Title

Combat-Related Invasive Fungal Infections: Development of a Clinically Applicable Clinical Decision Support System for Early Risk Stratification

Document Type

Journal Article

Publication Date

1-1-2019

Journal

Military Medicine

Volume

184

Issue

1-2

DOI

10.1093/milmed/usy182

Keywords

Bayesian belief network; clinical decision support tool; invasive fungal infection

Abstract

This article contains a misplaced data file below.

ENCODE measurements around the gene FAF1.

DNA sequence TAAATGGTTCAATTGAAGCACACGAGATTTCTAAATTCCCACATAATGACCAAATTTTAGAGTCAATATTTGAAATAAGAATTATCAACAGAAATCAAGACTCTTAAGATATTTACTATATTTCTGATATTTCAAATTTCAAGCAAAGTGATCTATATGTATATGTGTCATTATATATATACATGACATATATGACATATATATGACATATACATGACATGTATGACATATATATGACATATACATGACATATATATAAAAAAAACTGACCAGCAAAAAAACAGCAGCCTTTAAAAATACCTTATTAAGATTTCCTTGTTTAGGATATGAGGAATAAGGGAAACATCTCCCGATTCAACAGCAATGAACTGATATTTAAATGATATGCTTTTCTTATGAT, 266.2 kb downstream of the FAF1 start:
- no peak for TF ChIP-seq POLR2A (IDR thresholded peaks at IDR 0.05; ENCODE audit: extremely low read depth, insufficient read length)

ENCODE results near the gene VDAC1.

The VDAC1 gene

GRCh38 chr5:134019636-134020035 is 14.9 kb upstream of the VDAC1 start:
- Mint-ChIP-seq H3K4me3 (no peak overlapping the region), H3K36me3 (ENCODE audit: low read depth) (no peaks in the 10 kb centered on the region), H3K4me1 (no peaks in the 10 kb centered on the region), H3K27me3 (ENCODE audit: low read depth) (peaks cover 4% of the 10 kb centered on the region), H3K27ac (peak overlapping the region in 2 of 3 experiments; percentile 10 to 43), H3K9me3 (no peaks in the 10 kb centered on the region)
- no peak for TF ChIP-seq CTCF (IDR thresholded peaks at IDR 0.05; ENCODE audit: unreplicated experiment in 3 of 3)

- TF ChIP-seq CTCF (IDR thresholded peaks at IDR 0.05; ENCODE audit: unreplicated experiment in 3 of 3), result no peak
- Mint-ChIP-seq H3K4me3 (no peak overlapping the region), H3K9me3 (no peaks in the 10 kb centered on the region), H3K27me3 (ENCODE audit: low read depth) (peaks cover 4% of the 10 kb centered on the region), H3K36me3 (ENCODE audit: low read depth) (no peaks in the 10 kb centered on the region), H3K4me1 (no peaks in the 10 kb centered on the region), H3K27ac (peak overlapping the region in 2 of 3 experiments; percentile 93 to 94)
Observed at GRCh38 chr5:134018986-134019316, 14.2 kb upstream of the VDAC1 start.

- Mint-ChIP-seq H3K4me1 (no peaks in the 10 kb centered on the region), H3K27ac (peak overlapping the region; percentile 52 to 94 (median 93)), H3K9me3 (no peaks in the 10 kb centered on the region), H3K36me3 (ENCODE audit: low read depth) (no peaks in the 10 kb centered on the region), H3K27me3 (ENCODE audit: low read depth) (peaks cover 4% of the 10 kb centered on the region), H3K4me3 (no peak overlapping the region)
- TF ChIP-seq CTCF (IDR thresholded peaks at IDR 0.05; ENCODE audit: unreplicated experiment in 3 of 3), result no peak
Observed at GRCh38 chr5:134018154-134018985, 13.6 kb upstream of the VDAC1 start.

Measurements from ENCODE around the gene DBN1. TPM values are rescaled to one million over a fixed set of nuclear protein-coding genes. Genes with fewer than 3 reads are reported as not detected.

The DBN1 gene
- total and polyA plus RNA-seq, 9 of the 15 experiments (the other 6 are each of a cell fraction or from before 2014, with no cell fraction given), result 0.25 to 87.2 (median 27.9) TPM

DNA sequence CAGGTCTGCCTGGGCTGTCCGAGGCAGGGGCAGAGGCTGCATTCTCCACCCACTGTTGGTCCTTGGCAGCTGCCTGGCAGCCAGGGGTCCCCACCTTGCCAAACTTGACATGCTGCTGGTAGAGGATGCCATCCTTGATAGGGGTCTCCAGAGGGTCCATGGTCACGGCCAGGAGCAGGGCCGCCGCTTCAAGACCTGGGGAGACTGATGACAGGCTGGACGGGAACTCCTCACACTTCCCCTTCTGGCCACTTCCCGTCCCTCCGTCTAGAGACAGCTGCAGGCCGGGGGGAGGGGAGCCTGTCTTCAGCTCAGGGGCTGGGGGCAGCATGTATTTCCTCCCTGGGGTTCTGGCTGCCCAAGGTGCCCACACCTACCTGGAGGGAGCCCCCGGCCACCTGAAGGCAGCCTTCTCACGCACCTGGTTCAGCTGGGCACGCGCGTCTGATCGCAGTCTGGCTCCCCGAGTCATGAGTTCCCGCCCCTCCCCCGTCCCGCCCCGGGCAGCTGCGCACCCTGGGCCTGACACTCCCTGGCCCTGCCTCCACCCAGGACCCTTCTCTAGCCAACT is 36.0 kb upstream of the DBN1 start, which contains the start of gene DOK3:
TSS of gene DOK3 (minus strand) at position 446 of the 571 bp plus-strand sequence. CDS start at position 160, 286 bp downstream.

Introduction: Invasive fungal infections (IFI) are associated with high morbidity and mortality. A better method of risk stratifying trauma patients for combat-related IFI is needed to improve clinical outcomes while minimizing morbidity related to overtreatment. We sought to develop combat-related IFI clinical decision support (CDS) tools to assist providers to make treatment decisions both near the point of injury and subsequently at definitive treatment centers. Materials and Methods: We utilized a training dataset containing information from 227 combat-injured military personnel to build a Bayesian belief network (BBN) to predict the likelihood of developing IFI using information available at the point of initial resuscitation (THEATER model) and in the tertiary care setting (MEDCEN model). After selecting BBN models, external validation used a separate test dataset of 350 wounded warriors. Furthermore, the performance of the BBN models was compared with a "two-rule model" alone (based on physician experience) and combinations of the BBN models plus the two-rule model. The two-rule model contains plausible IFI criteria, but it has not been formally evaluated, and they are not currently actual clinical guidelines. Results: We found receiver operating characteristic areas under the curve (AUC) of 0.70 (95% CI: [0.62, 0.77]) and 0.68 (95% CI: [0.59, 0.76]) for the THEATER and MEDCEN BBN models, respectively, on cross-validation. External validation with the highest AUC BBN models produced THEATER AUC of 0.68 (95% CI: [0.58, 0.78]) and MEDCEN AUC of 0.67 (95% CI: [0.57, 0.78]). With the incorporation of two-rule model in low IFI-prevalence populations, external validation AUC increased to 0.77 (95% CI: [0.69, 0.84]) for the THEATER model and 0.76 (95% CI:[0.68, 0.85]) for the LRMC model. The two-rule model alone has an AUC of 0.72 (95% CI: [0.63, 0.81]). Conclusions: Overall, the IFI tools produced clinically useful, robust models. However, the clinical utility of these models is highly dependent upon the clinician's individual risk tolerance. The threshold probability for optimal clinical use of this CDS tool is currently being evaluated in an ongoing clinical utilization study. CDS tools, such as these, may facilitate early diagnosis of patients with or at risk for IFI, permitting early or prophylactic treatment with the aim of improving outcomes.

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